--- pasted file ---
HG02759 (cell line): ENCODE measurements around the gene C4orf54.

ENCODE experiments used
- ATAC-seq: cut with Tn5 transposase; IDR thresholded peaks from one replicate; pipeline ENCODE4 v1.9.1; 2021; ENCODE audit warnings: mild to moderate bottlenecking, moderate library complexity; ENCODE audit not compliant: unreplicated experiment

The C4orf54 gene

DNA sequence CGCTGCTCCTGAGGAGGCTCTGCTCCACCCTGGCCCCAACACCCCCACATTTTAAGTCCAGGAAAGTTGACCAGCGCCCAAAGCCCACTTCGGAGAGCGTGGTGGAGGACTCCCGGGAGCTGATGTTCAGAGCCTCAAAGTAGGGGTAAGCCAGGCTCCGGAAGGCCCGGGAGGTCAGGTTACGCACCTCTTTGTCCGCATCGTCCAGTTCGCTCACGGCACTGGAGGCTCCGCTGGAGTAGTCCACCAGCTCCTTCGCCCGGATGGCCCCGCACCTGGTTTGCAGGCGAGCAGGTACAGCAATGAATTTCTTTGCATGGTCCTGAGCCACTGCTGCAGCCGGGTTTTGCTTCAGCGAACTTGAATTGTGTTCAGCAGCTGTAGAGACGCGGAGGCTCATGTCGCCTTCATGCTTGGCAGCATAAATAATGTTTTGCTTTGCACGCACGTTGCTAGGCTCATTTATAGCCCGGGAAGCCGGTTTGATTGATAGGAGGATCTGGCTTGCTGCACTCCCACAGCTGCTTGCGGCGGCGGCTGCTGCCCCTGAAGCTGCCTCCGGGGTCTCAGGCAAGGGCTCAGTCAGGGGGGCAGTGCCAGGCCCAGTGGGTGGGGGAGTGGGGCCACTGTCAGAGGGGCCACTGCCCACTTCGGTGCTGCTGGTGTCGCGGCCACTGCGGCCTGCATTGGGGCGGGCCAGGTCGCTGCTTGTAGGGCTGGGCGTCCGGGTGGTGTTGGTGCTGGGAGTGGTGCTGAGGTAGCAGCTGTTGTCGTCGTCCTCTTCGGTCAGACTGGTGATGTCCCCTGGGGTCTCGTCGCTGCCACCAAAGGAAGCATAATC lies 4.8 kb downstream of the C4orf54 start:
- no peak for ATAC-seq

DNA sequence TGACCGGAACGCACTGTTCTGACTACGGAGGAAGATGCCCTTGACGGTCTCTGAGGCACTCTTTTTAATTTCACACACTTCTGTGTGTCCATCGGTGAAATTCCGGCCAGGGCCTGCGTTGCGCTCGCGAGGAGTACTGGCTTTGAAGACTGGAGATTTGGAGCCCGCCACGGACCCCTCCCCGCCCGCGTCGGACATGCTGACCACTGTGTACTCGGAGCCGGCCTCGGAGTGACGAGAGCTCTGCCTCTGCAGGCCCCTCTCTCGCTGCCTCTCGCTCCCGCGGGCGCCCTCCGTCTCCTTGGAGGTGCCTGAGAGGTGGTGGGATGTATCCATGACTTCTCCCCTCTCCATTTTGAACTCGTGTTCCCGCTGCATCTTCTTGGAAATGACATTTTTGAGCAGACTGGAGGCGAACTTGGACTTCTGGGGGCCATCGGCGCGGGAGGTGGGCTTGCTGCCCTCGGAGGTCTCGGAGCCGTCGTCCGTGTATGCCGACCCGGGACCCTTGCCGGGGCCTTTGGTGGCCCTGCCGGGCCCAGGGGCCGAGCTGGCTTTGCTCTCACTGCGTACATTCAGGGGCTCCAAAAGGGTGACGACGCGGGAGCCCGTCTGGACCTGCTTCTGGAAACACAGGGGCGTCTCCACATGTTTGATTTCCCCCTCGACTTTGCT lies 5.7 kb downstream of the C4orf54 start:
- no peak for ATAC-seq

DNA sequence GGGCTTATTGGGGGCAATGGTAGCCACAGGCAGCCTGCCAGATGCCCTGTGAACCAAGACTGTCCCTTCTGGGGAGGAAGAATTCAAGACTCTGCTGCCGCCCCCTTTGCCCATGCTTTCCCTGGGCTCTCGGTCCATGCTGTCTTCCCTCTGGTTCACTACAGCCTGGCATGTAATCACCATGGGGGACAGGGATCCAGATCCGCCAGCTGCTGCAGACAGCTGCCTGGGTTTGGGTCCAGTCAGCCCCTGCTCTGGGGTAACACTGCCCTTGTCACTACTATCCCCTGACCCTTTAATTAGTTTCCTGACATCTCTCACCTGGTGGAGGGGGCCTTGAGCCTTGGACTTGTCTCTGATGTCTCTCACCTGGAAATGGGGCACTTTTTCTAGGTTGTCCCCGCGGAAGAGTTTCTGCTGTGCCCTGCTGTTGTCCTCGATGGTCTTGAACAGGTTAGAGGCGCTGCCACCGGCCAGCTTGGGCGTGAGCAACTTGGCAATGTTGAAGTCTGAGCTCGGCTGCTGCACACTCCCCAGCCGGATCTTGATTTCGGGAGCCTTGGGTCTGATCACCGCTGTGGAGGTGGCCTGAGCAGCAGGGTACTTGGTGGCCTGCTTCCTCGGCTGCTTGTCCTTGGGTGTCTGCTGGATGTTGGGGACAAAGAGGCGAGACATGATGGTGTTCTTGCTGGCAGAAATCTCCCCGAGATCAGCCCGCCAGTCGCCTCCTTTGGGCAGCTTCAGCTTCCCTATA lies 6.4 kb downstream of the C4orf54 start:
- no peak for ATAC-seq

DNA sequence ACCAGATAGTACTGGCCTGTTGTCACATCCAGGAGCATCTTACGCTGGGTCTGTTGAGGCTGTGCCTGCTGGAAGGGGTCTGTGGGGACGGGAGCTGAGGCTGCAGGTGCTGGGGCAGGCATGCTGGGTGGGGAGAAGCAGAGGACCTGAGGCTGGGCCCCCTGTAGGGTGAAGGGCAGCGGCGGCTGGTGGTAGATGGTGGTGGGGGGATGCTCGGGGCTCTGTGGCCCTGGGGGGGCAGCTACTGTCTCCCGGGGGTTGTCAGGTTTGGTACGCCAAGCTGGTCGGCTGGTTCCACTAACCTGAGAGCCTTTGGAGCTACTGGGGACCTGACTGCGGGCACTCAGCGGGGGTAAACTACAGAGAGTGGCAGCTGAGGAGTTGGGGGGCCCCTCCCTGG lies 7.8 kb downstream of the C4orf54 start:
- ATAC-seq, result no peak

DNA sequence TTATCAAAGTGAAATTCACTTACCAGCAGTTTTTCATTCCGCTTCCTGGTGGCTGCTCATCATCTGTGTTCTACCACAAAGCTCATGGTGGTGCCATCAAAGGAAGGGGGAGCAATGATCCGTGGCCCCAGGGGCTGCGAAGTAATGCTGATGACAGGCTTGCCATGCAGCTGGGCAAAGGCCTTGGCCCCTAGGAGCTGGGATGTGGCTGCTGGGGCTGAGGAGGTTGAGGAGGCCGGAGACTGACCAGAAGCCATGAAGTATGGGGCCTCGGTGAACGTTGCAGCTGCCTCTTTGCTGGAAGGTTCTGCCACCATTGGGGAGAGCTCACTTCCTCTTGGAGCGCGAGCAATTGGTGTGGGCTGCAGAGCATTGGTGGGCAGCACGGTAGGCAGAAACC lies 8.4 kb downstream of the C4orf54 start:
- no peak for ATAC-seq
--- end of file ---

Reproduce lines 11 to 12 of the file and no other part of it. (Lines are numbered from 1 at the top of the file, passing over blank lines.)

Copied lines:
DNA sequence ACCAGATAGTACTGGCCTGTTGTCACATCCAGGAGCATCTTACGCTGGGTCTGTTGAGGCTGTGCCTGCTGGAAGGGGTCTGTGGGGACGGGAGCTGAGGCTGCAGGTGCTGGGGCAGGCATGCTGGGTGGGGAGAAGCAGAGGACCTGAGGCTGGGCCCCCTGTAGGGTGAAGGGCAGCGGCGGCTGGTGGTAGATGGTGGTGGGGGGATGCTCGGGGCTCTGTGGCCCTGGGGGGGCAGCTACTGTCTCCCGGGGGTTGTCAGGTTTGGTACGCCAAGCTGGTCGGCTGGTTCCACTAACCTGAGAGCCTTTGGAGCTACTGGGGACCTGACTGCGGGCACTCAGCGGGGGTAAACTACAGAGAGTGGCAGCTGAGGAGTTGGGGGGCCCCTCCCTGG lies 7.8 kb downstream of the C4orf54 start:
- ATAC-seq, result no peak